By Sarah Naron
GRAPELAND – Six students in a Grapeland High School Ag class recently completed their first gooseneck trailer, which will be shown at the Houston County Fair and also at the Houston Livestock Show and Rodeo Ag Mechanics Show.
The students began the project shortly before Christmas and received the trailer back from the paint shop Thursday, Feb. 22.
“It’s a 24-foot gooseneck lowboy,” explained GHS junior J.D. Martin. “I’m pretty sure it’s 3x3x3/8-inch steel for the frame. We just laid it out and built it from the ground up.”
The opportunity to construct a gooseneck was one the students were eager to take.
“We wanted a chance to build one before we graduated, so Mr. (Gary) Graham let us go up and build one for him,” Martin said.
“It’s been a good experience,” he said of the project. “It’s going to be a stout trailer. We hope to see it rolling on the road from now until the day we die.”
According to Martin, the most challenging part of the project was constructing the neck of the trailer.
“We got one up that we thought was going to be about the right length and the right angles, but after putting it up there, we found out it was just a little bit too short,” he explained. “So, we got it down.
“It took us a long time, but doing things right isn’t always the quickest,” Martin pointed out. “You find that out quick in here.”
The students persevered and designed another neck, this time succeeding in their efforts.
“We pulled it to paint, and it pulled real good,” Martin said. “That’s the hardest part – just making sure everything’s lined up; measured twice; cut once.”
Martin said this will be his second year to show a project on which he worked.
“I learned the first year that you’re better off just getting it right the first time rather than getting counted off a couple points for missing,” he said. “Be as detailed as you possibly can, and just everything along those lines.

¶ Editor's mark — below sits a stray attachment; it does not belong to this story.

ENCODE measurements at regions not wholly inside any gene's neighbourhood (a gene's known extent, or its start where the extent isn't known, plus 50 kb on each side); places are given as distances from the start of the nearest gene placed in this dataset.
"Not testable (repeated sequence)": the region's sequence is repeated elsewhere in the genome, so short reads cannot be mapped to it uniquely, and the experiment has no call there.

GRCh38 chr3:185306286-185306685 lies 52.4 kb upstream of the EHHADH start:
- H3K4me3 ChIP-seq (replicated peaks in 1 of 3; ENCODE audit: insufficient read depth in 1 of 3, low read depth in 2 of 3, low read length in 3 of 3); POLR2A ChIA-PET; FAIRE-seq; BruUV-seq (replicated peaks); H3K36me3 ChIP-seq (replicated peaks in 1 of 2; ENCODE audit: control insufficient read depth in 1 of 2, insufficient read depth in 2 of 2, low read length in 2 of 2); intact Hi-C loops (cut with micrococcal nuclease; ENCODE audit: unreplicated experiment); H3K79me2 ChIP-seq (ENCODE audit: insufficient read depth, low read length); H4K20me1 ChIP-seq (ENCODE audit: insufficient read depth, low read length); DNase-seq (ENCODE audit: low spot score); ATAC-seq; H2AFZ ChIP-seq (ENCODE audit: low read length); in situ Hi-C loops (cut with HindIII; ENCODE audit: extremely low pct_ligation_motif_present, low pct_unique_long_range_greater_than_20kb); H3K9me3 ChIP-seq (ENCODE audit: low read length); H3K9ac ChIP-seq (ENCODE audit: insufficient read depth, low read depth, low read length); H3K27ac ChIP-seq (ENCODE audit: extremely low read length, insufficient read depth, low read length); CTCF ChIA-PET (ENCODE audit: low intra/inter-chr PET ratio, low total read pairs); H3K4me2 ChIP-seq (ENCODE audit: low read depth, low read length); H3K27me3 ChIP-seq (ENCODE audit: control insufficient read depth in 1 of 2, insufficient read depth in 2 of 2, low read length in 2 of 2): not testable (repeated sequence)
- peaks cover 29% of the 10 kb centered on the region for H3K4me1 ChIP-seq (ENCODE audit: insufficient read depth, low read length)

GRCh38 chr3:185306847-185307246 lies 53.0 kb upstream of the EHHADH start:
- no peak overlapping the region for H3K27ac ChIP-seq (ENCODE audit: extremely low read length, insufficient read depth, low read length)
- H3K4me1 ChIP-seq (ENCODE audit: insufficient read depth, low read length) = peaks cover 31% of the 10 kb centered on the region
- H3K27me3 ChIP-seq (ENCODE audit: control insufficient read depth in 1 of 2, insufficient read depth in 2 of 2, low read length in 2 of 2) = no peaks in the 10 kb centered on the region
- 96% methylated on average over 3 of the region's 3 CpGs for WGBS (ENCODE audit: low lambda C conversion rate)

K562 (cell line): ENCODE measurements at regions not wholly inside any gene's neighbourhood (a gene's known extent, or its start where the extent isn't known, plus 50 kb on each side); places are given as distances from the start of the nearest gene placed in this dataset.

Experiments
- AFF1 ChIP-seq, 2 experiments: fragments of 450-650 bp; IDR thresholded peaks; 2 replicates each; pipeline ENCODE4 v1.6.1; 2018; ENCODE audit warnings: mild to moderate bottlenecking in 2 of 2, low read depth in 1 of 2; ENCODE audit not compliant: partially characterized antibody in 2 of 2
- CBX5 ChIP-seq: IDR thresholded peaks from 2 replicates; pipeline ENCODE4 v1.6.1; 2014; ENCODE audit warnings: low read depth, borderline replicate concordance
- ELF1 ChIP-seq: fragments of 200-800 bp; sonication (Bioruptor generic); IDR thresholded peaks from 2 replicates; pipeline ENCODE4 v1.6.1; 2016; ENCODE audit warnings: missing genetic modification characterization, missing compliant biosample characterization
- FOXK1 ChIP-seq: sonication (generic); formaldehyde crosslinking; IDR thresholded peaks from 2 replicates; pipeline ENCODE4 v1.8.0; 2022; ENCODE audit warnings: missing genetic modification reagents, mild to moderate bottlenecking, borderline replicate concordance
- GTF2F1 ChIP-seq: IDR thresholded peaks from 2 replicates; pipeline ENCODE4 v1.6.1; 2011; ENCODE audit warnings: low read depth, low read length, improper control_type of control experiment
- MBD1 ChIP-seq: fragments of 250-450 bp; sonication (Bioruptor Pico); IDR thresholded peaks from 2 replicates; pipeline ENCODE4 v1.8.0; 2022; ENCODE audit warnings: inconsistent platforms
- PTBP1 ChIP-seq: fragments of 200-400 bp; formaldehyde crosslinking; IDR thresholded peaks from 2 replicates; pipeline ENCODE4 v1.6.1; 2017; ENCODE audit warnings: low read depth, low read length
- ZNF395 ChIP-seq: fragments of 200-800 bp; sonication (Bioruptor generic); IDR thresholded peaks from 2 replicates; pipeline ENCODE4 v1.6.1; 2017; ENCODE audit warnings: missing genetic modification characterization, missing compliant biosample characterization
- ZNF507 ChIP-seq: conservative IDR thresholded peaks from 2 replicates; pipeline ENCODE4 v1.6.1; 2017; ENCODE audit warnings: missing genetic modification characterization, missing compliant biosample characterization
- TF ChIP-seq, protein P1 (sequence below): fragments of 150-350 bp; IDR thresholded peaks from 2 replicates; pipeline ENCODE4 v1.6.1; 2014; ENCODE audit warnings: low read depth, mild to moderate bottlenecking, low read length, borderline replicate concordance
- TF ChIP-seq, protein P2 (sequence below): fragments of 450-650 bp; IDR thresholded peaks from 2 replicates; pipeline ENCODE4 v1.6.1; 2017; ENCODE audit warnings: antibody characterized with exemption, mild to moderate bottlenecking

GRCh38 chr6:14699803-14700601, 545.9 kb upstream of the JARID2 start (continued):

“Take pride in your work pretty much sums that up,” he finished.
Sophomore Conner Jordan also worked on the trailer and said his favorite part of the experience was working on the neck.
“The neck was not the funnest, but it was the most challenging, for sure,” he said.
Rather than painting the trailer, the students used a technique called powder coating.
“The powder coat is way tougher than the paint,” explained Jordan. “They blast it with metal BB’s. Then, they send it to another little room, and they spray it with some alcohol stuff.”
The trailer is then heated at 350 degrees for 30 minutes before being sandblasted.
“After they spray that alcohol stuff on it, nobody can touch it,” he said. “They spray the powder coat on there, and then, they heat it at 450 degrees for about 40 minutes.”
The end result of the process is a glossy finish superior in durability to paint.
“The amazing thing about this powder coating is when they spray it, it’s actually what it says,” explained instructor Gary Graham. “It’s a dry powder. It looks like black flour.
“They spray that thing at a really high pressure, but the whole trailer is charged electrically on reverse-polarity. In other words, it acts almost like a magnet,” he continued.
According to Graham, the axles and any wiring or grease cannot be present on the trailer while the powder is applied due to the high temperatures involved in the process.
“Once they put that powder on it, it looks like it’s just covered with black dust,” he said. “It’s hanging on a monorail, because you can’t touch it; you can’t move it. If you walk up and just (barely touch it), when it dries, your fingerprint will be in that paint.”
While in the oven, the powder is melted into the metal of the trailer.
“It’s a lot more durable than paint,” said Graham of powder coating. “It won’t scratch near as easy; it won’t come off near as easy. It’ll last a lot longer, and the finish will last a lot longer.”
Powder coating is also more cost efficient and can be done more quickly.
“That’s why we done it,” he said. “Taking it up to that powder coating (facility) freed up some of our time where we can start another project.”
The project is the first at GHS that has ever been powder coated.
Martin and Jordan were responsible for all welds on the trailer, which Graham praised as being “really good.
“For a show project, I try to limit the people that are welding, because one of the things they look for is consistency in the welds,” he explained. “So, if you have 10 different people welding, the welds are not going to be as consistent, and that will cost us a few points.
“I think they done a really good job,” Graham said of the students’ efforts.
Sarah Naron may be reached via email at firstname.lastname@example.org.